Some theorists  have argued that the Black Madonna is related to pre-Christian Goddess images. According to Lydia Ruyle (2005), different names for the Dark Mother image in pre-Christian times have been “Isis of Egypt, Diana of Ephesus, Crow Mother of the Hopi, Aumakua of Hawaii, Kali of India and Palden Lhamo of Tibet” (p.3). Michello (2020) noted that the image of the primordial Black Divine mother, as the creator from darkness and chaos, stems from African indigenous beliefs, which have influenced different world religions, such as, Abrahamic religions (Islam, Judaism and Christianity) and Hinduism. Like the Black Madonna, feminine faces of God in Hinduism, Goddesses, such as Kali and Durga (often called “Ma”), are characterized by their tremendous “shakti”, referring to their sheer strength, power, fierce endurance, conquering battles and protecting their devotees.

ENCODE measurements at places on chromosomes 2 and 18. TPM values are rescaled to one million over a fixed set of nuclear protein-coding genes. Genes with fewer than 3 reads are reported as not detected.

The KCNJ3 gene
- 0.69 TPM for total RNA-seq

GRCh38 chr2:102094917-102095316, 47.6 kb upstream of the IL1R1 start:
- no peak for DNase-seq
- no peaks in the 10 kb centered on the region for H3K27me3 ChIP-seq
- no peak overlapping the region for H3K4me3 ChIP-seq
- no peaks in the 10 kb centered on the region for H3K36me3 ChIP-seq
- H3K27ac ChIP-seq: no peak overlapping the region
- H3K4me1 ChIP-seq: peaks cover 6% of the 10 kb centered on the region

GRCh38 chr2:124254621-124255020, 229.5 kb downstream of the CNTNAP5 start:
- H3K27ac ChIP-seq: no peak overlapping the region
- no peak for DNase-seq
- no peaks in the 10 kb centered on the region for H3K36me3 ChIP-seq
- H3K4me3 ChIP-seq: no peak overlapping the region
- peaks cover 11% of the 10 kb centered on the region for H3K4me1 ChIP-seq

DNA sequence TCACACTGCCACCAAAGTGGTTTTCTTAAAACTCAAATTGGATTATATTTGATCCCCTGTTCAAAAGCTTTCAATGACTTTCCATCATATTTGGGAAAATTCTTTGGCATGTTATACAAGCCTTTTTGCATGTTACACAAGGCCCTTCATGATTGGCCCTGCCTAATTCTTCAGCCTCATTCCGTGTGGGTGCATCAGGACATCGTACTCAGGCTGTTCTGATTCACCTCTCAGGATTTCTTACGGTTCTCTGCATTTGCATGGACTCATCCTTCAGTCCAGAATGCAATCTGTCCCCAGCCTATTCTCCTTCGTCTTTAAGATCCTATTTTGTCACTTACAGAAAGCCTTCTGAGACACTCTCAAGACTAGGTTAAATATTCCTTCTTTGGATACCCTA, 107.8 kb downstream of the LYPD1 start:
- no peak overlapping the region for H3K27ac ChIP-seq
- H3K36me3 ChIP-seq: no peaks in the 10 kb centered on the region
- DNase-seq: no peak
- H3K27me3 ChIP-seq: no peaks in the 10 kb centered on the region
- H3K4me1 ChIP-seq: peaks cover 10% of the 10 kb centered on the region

There seems to be different views about the catholic church’s acceptance of the Black Madonna images. Michello (2020) cited scholarship  that the  catholic church has been hesitant in accepting these Black Madonnas due to race and gender issues. The Black Madonna is black and female, presenting an intersectionality of social identities, which are marginalized in the leadership hierarchy of the traditional catholic church. Cleveland (2023) described the predominantly white male images of Divinity in traditional Christianity, as ‘whitemalegod”. Cleveland (2023) posits that these images have been used by patriarchal societal power structures to oppress marginalized groups, including legitimizing slavery. Delp (2021) noted the longstanding systemic restriction of females in the catholic church leadership throughout history. Delp (2021) reported that just recently the catholic church is discussing if women can be called to serve as deacons. Theorists, like Michello (2020) highlight that the catholic church’s reticence maybe linked with the cult of the black virgin’s  advocacy for equal representation for women.